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Pakistan elections: Keeping fingers crossed
February 17, 2008
General Ashfaq Pervez Kiyani, Pakistan's chief of the army staff, has sought to ensure that the elections be held on February 18, 2008, as scheduled by entering into an informal ceasefire agreement with the Tehrik-e-Taliban-Pakistan headed by Baitullah Mehsud, its Amir, and the Tehrik-e-Nifaz-e-Shariat-e-Mohammadi headed by Mullah Fazlulla of the Swat Valley.
There has been a sharp drop in acts of terrorism involving these organisations since February 4.
Gen Kiyani has already withdrawn regular army troops from South Waziristan as demanded by Baitullah and has lifted the economic blocade imposed against the Mehsuds.
He has also entered into talks with Maulana Abdul Aziz Ghazi of the Lal Masjid of Islamabad through the intermediary of Maulana Fazlur Rahman of the Jamiat-ul-Ulema Islam, Pakistan and Chaudhury Shujjat Hussain of the Pakistan Muslim League, which is close to President Pervez Musharraf [Images].
Maulana Ghazi is presently under detention along with some others, who were arrested by the army during the commando action in the Masjid from July 10 to 13, 2007.
Their unconditional release was another demand of Baitullah. There has been speculation that at least the Maulana, if not the others, might be released if the Tehrik-e-Taliban does not disrupt the elections. Both these organisations have publicly stated that they will not disrupt the polls.
Despite the drop in acts of terrorism as a result of this ceasefire, unidentified elements, presumably not belonging to the Tehrik and the TNSM, have kept up sporadic acts of terrorism.
There were two deadly attacks on election rallies of the secular Awami National Party in the North-West Frontier Province and North Waziristan, one ambush of an army convoy in North Waziristan in which a Major and two others were killed and attacks on the telecomminication towers in the Darra Adam Khel area of the NWFP.
There are many jihadi organisations in the NWFP, which are not part of the Tehrik or the TNSM. It should not, therefore, be a surprise that they have kept up their attacks, which are, however, on a reduced scale.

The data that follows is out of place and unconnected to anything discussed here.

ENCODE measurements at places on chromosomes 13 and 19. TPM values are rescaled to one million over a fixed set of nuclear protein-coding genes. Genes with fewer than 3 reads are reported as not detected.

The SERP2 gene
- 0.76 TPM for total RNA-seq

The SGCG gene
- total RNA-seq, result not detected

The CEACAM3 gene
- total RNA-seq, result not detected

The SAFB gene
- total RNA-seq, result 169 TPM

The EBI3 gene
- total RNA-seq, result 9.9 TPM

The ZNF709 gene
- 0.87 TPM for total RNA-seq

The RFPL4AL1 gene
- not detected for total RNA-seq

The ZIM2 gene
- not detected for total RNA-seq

Musharraf, Kiyani and the Election Commission are confident that the elections would be held as scheduled without any serious disruption, but some disruptions in the tribal areas cannot be ruled out.
The Election Commission is concerned that the voter turnout may be very low partly due to security concerns and partly due to general disenchantment among the people with the military as well as the political leadership.
There is a widespread sense of public fatigue with the present crop of leaders. The commission has been appealing to the people to come out and vote. It is concerned that a very low turnout might itself discredit the electoral process even if the elections are free and fair.
Unlike the 2002 elections, which were hardly monitored by the international community, the elections of February 18 are expected to be monitored by at least about 1,000 international montors.
The expected presence of powerful US Senators John Kerry and Joseph Biden among the monitors would impart force and credibility to the monitoring process.
However, even 1,000 monitors cannot be everywhere to ensure comprehensive monitoring. There will be many gaps in the monitoring, which could be exploited by Musharraf and his supporters to have the elections rigged.
Musharraf knows that if his supporters win a majority, the elections would not be accepted as free and fair by his opponents and the international monitors.
There will be a strong presumption of rigging even if the suspicion cannot be proved. Musharraf' is, therefore, hoping and working for a hung National Assembly in which no party will have an absolute majority on its own.